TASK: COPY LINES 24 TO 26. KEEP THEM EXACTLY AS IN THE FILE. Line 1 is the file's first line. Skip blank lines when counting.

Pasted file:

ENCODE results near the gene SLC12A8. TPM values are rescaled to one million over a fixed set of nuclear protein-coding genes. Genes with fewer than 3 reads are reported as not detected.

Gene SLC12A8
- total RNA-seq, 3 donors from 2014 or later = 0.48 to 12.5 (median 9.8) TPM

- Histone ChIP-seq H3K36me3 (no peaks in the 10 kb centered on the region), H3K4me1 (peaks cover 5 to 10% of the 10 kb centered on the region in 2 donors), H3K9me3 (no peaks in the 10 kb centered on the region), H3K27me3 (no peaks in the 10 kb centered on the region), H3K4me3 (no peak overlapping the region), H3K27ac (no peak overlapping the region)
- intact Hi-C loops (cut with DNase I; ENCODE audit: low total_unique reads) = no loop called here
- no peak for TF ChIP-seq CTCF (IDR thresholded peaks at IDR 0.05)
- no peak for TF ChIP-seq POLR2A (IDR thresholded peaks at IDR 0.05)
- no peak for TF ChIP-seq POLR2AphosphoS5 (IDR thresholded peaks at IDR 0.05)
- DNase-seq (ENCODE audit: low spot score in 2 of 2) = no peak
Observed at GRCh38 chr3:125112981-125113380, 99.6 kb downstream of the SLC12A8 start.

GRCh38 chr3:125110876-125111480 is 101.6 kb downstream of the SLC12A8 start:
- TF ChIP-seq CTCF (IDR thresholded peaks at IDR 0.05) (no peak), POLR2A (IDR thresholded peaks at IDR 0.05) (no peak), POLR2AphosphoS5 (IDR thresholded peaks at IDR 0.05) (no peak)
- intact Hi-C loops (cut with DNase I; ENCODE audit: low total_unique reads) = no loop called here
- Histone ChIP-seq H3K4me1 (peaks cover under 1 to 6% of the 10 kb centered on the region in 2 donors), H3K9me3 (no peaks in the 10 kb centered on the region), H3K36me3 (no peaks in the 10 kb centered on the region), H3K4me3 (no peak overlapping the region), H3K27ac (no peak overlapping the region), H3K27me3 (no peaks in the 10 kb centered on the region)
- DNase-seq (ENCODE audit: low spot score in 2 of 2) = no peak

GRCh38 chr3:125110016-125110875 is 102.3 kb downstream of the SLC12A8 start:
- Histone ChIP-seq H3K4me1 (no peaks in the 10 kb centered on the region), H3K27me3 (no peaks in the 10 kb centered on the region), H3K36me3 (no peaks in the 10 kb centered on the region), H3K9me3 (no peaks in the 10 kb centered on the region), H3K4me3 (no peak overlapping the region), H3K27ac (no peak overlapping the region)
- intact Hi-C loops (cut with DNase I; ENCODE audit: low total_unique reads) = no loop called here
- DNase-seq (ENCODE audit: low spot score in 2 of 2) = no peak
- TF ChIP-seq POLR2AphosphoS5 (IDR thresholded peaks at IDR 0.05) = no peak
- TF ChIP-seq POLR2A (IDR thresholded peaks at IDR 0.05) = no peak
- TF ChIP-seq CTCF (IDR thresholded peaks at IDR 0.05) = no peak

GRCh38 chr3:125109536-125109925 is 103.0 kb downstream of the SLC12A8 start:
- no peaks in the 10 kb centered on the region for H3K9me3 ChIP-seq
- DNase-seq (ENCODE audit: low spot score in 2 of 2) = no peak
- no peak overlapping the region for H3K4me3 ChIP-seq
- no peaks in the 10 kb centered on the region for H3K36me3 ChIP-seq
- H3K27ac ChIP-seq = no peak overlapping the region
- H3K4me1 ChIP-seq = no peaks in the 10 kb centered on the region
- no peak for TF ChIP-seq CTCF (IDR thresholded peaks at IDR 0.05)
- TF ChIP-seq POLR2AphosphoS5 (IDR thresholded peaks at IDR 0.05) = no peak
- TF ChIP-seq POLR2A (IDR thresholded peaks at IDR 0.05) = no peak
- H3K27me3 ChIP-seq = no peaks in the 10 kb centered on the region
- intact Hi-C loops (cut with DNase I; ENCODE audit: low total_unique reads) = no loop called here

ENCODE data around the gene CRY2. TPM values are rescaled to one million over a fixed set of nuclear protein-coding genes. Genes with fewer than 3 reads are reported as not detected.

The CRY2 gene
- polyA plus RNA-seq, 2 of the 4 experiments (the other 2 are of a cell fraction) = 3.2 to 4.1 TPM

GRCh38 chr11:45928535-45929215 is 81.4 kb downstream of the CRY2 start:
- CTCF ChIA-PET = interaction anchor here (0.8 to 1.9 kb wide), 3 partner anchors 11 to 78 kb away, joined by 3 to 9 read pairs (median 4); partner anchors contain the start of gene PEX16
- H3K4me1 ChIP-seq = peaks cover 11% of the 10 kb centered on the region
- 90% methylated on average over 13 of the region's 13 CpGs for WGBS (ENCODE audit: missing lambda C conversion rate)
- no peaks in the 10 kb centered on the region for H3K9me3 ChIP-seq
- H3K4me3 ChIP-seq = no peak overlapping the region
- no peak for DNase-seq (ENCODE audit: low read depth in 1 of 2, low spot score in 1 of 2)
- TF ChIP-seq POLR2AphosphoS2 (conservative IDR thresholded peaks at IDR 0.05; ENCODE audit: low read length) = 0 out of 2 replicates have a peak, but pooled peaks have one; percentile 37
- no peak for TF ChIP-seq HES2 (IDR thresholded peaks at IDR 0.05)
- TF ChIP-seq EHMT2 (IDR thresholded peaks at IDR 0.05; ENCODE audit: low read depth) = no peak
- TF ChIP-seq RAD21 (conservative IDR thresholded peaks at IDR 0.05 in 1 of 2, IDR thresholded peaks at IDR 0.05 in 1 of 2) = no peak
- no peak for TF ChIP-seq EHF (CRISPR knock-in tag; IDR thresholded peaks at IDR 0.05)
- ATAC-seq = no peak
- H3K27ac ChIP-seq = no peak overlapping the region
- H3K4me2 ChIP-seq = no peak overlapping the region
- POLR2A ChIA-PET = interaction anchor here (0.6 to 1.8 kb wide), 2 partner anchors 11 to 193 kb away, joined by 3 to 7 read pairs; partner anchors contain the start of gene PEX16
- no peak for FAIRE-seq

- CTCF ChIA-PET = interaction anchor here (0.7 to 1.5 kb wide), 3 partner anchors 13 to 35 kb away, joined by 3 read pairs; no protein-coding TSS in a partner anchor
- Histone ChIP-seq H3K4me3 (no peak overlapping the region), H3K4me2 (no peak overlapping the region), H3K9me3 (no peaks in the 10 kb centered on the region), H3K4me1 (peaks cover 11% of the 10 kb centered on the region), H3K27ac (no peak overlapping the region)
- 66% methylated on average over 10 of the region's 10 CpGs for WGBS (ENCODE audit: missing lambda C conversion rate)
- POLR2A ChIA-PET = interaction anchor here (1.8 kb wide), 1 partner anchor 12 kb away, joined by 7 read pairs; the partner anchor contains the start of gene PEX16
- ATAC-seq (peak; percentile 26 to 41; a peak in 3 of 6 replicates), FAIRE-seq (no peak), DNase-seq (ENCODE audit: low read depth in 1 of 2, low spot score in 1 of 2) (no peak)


- no peaks in the 10 kb centered on the region for H3K9me3 ChIP-seq
- DNase-seq (ENCODE audit: low spot score in 2 of 2) = no peak
- no peak overlapping the region for H3K4me3 ChIP-seq